Seasonal trends in Tibetan lake level changes as observed by icesat laser altimetry

V. H. Phan*, R. Lindenbergh, M. Menenti

*Corresponding author for this work

Research output: Contribution to journalConference articleScientificpeer-review

15 Citations (Scopus)
49 Downloads (Pure)


The Tibetan plateau is covered by hundreds of larger and smaller lakes. Until recently there was no method to monitor their water level variations due to lack of in-situ measurements or unfitness of available remote sensing methods. However the ICESat/GLA14 laser altimetry data provide global surface elevations for land during 18 one-month campaigns between 2003 and 2009. This product could be used to accurately monitor water level variations and to estimate annual water level trends of about 150 Tibetan lakes. Based on the ICESat campaign schedule, lake levels derived from the GLA14 data are classified into three groups referenced to the Tibetan seasons: late dry, early wet, and early dry. For each lake sampled by sufficient ICESat campaigns, seasonal water level trends could be estimated and inter-seasonal lake level variations could be determined. The results indicate that most of the southern Tibetan lakes have a downward seasonal trend while most lakes elsewhere in Tibet have a positive seasonal trend. This means that these seasonal trends are similar to the annual trends. Moreover, lake level variations between seasons are much larger in the south than in the north and the west of Tibet. Based on the spatial pattern of the lakes, the Tibetan plateau is divided into four sub-areas corresponding to seasonal lake level trends and inter-seasonal lake level variations. The results confirm climatic trends as discussed in meteorological literature. Therefore, this analysis is expected to improve the understanding of the limnological processes on the Tibetan plateau and their impacts on the surrounding regions.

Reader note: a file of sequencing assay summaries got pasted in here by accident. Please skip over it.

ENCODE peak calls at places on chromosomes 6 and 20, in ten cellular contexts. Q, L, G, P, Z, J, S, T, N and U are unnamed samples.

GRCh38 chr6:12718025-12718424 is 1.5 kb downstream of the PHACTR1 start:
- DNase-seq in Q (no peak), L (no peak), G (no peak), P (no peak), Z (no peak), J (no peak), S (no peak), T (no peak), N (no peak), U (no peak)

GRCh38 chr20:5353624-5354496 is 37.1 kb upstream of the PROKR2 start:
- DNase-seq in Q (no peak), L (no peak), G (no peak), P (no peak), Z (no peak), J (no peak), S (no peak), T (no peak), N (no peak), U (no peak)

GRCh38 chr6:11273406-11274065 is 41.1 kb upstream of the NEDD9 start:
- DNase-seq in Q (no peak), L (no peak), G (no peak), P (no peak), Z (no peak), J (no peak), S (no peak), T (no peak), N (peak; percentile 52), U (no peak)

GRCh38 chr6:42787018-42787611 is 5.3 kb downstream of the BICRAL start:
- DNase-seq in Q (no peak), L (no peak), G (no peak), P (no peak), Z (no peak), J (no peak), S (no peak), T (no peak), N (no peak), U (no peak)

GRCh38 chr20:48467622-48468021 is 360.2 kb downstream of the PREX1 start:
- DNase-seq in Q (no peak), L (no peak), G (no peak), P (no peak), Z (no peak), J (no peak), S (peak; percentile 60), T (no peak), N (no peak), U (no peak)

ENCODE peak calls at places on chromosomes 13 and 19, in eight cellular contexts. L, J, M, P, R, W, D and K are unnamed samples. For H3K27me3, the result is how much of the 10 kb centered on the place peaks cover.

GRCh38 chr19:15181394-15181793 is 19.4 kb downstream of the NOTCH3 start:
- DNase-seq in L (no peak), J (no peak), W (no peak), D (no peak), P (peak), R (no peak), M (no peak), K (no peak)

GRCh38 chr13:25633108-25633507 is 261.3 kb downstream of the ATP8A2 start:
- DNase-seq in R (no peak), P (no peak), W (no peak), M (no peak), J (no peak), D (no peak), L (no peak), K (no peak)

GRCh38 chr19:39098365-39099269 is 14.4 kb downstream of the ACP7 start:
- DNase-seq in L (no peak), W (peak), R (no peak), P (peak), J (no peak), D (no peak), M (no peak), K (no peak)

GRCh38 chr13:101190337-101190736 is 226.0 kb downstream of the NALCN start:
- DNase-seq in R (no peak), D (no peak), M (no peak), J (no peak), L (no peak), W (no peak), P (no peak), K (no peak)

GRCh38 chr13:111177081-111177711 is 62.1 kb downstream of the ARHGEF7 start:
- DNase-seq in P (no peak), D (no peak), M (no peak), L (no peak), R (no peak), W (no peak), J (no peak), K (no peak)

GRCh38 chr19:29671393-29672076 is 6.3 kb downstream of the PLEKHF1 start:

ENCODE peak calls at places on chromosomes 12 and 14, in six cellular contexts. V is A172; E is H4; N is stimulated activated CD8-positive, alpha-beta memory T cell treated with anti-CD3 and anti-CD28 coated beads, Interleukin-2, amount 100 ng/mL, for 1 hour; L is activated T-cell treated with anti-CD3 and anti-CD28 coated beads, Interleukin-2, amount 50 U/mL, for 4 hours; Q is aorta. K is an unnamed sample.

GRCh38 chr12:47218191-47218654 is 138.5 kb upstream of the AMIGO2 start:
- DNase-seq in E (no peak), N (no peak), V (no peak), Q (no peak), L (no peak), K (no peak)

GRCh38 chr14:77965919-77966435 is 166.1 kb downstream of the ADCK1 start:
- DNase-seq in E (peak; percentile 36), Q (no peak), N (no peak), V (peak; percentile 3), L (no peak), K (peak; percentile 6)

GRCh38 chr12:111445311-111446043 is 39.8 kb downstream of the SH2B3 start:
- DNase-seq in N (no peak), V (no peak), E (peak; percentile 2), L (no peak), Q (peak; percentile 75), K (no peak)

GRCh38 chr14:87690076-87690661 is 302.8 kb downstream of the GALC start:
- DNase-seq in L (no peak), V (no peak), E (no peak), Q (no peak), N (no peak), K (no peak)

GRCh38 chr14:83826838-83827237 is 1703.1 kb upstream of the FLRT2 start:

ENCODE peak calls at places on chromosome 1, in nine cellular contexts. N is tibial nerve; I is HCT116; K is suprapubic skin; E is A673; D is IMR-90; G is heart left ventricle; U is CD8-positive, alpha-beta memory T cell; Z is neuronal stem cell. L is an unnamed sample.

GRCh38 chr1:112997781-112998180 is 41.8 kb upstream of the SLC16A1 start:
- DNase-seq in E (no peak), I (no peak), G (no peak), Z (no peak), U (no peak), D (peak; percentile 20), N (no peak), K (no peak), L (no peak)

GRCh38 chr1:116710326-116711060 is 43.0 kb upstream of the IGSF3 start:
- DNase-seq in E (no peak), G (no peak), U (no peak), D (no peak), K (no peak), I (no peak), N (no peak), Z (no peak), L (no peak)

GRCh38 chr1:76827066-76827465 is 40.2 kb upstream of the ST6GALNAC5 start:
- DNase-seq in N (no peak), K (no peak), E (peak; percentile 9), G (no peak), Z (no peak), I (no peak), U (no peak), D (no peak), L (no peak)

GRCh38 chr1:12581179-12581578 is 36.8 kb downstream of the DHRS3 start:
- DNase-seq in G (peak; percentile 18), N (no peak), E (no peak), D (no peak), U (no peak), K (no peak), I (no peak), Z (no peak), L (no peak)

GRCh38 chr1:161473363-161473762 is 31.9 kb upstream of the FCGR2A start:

Original languageEnglish
Pages (from-to)237-242
Number of pages6
JournalISPRS Annals of the Photogrammetry, Remote Sensing and Spatial Information Sciences
Publication statusPublished - 16 Jul 2012
EventXXII ISPRS Congress, Melbourne, Australia - s.l.
Duration: 28 Aug 20121 Sept 2012


  • change detection
  • climate
  • hydrology
  • satellite
  • understanding


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